USD. Free Shipping Worldwide!
The Great American Journalist Eric Sevareid Narrates This Searching And Uncompromising Investigation Of America's Involvement In The First World War, Presented In The Highest DVD Quality MPG Video Format Of 9.1 MBPS As An Archival Quality All Regions Format DVD, MP4 Video Download Or USB Flash Drive! (Color, 1989, 57 Minutes.) #TheGreatWar1918 #EricSevareid #UnitedStatesInWorldWarI #UnitedStatesInWWI #USInWorldWarI #USInWWI #BlacKJackPershing #WoodrowWilson #WesternFront #WesternFrontWorldWarI #WesternFrontWWI #WorldWarI #WorldWarOne #WorldWar1 #WWI #WW1 #FirstWorldWar #FirstEuropeanWar #EuropeanCivilWar #DVD #VideoDownload #MP4 #USBFlashDrive
The United States In World War I: The American Military: The United States declared war on Germany on April 6, 1917, nearly three years after World War I started. A ceasefire and Armistice was declared on November 11, 1918. Before entering the war, the U.S. had remained neutral, though it had been an important supplier to the United Kingdom, France, and the other Allied powers. The U.S. made its major contributions in terms of supplies, raw material, and money, starting in 1917. American soldiers under General of the Armies John Pershing, Commander-in-Chief of the American Expeditionary Force (AEF), arrived at the rate of 10,000 men a day on the Western Front in the summer of 1918. During the war the U.S. mobilized over 4 million military personnel and suffered the loss of 65,000 men. The war saw a dramatic expansion of the United States government in an effort to harness the war effort and a significant increase in the size of the U.S. Armed Forces. After a relatively slow start in mobilizing the economy and labor force, by spring 1918, the nation was poised to play a role in the conflict. Under the leadership of President Woodrow Wilson, the war represented the climax of the Progressive Era as it sought to bring reform and democracy to the world, although there was substantial public opposition to U.S. entry into the war.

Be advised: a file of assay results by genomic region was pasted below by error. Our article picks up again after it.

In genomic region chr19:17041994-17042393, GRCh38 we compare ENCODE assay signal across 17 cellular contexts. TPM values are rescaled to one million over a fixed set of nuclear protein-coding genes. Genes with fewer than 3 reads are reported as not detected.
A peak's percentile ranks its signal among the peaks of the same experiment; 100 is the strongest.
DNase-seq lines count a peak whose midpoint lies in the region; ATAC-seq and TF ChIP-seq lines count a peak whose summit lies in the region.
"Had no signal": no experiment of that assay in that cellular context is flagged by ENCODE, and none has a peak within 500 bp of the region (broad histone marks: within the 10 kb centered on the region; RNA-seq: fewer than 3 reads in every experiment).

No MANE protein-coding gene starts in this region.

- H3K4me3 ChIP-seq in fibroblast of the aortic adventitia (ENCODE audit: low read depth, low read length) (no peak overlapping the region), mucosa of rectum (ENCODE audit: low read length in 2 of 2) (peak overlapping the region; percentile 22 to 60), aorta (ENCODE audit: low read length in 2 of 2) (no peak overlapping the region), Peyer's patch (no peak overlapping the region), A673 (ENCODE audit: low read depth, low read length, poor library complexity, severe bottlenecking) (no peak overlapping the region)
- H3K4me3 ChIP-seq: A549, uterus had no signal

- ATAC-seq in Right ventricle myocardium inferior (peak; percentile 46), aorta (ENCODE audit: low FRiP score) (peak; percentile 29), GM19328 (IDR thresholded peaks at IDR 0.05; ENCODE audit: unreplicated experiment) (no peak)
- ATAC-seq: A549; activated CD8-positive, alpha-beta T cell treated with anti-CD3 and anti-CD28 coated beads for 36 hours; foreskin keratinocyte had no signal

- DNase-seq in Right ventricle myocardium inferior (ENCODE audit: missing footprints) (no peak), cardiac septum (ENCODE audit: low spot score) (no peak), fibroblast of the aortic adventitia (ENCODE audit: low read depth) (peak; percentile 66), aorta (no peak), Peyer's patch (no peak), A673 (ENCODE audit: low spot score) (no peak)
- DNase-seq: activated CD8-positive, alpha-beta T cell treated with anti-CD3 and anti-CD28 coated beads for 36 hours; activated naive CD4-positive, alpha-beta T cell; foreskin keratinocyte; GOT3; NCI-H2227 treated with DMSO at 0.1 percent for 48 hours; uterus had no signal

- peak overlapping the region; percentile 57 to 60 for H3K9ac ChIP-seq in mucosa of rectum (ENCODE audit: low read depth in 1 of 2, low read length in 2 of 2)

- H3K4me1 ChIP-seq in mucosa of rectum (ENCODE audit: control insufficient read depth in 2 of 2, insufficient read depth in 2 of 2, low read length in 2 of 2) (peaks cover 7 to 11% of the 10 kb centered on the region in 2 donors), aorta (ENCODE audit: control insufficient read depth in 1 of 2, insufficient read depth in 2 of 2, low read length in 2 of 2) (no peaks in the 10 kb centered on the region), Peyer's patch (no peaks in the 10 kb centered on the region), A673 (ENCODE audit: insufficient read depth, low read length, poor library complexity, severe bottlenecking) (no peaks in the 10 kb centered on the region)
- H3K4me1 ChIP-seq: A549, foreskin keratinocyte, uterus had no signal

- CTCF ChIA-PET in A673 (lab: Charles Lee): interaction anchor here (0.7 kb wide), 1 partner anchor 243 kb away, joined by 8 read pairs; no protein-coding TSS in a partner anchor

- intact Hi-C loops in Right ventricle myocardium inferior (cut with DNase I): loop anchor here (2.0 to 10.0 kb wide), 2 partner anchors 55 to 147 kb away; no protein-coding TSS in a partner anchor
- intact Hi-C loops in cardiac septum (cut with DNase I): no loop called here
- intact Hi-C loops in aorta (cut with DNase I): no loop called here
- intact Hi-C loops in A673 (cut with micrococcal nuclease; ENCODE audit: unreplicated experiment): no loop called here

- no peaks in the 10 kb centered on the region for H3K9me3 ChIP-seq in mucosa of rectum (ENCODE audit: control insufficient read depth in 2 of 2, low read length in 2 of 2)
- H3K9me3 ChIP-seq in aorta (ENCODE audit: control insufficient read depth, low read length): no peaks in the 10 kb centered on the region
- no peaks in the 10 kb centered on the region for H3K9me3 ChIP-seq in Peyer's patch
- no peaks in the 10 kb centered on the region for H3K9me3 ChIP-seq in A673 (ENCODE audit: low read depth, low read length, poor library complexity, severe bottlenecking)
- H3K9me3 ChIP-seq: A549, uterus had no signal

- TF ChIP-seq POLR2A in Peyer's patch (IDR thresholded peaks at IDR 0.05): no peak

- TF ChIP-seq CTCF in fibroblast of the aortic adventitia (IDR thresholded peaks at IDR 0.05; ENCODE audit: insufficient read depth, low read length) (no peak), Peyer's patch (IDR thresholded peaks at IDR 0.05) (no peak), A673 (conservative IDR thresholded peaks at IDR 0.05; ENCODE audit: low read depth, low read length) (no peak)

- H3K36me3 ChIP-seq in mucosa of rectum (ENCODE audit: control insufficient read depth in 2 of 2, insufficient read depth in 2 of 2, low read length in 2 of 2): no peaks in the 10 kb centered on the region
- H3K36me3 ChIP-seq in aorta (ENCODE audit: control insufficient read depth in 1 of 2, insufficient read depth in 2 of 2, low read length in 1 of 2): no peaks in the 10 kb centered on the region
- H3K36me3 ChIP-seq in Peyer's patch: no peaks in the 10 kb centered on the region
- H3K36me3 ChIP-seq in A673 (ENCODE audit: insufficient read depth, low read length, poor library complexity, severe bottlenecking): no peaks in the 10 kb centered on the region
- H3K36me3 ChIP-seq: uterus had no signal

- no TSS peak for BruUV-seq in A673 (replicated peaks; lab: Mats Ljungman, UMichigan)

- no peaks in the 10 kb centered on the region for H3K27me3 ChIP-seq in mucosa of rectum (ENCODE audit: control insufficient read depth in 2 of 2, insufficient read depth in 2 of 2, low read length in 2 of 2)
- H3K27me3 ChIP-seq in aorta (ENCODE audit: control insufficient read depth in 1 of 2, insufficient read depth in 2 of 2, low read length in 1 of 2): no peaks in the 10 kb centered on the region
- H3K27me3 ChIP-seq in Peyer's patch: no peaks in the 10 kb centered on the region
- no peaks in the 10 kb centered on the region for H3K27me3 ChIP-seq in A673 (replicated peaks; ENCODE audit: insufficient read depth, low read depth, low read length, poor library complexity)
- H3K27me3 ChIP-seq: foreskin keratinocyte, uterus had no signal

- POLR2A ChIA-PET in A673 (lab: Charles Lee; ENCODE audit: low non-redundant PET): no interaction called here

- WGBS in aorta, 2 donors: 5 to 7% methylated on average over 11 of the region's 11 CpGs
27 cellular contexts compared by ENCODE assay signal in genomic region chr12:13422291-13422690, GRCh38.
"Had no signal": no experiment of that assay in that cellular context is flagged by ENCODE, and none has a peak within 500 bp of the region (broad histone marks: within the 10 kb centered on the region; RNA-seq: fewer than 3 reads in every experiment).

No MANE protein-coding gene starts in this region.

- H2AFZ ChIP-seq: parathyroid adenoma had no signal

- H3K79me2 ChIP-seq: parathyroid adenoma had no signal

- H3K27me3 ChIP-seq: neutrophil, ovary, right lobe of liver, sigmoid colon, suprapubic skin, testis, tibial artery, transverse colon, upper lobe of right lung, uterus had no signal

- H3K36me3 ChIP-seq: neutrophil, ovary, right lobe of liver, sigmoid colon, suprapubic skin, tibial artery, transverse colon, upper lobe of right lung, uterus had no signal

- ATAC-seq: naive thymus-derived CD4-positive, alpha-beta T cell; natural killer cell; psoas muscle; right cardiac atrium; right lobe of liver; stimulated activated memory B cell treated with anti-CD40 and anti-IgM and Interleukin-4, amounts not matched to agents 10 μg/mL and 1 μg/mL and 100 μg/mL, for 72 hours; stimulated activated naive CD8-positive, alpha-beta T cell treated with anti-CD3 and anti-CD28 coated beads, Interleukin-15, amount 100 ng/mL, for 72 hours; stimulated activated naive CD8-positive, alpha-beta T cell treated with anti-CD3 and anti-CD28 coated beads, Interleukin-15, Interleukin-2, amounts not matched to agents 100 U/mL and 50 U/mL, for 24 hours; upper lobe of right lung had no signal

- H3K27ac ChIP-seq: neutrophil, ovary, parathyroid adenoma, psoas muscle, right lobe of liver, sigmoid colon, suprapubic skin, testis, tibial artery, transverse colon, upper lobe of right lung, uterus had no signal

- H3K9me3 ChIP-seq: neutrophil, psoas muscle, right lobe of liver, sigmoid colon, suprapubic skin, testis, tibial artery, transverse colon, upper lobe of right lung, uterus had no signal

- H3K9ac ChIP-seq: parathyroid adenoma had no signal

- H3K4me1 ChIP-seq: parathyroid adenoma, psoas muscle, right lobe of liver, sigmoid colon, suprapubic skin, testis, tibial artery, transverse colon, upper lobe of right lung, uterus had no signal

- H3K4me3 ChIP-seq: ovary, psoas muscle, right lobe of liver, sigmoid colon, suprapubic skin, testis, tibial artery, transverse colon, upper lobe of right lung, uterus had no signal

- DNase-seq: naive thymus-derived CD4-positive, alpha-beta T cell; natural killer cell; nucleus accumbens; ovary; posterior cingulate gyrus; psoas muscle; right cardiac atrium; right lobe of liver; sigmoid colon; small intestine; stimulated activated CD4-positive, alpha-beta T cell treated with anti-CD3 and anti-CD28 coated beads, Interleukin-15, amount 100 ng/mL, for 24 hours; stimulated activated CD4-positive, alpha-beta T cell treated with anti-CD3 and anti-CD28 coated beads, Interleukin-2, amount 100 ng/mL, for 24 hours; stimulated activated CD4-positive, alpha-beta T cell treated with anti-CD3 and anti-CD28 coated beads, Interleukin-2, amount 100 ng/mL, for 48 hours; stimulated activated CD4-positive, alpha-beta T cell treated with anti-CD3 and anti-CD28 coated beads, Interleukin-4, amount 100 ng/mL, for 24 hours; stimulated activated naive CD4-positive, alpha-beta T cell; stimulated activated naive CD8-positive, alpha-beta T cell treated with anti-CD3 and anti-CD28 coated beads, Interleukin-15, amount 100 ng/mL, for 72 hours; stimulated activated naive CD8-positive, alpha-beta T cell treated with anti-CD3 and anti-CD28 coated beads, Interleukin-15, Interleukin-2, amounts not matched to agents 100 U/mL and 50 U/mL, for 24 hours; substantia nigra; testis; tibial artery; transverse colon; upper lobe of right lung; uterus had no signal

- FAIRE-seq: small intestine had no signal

By the summer of 1918, about 2 million US soldiers had arrived in France, about half of whom eventually saw front-line service; by the Armistice of November 11 approximately 10,000 fresh soldiers were arriving in France daily. In 1917, Congress gave US citizenship to Puerto Ricans when they were drafted to participate in World War I, as part of the Jones Act. In the end, Germany miscalculated the United States' influence on the outcome of the conflict, believing it would be many more months before US troops would arrive and overestimating the effectiveness of U-boats in slowing the American buildup. Beginning with the Battle of Saint-Mihiel, the first major battle involving the American Expeditionary Forces, the leaders of the United States war efforts were General of the Armies John J. Pershing, Navy Admiral William Sims, and Chief of Air Service Mason Patrick. The United States Navy sent a battleship group to Scapa Flow to join with the British Grand Fleet, destroyers to Queenstown, Ireland and submarines to help guard convoys. Several regiments of Marines were also dispatched to France. The British and French wanted US units to be used to reinforce their troops already on the battle lines and not to waste scarce shipping on bringing over supplies. The US rejected the first proposition and accepted the second. General John J. Pershing, American Expeditionary Forces (AEF) commander, refused to break up US units to serve as mere reinforcements for British Empire and French units. As an exception, he did allow African-American combat regiments to fight in French divisions. The Harlem Hellfighters fought as part of the French 16th Division, earning a unit Croix de Guerre for their actions at Chateau-Thierry, Belleau Wood, and Sechault.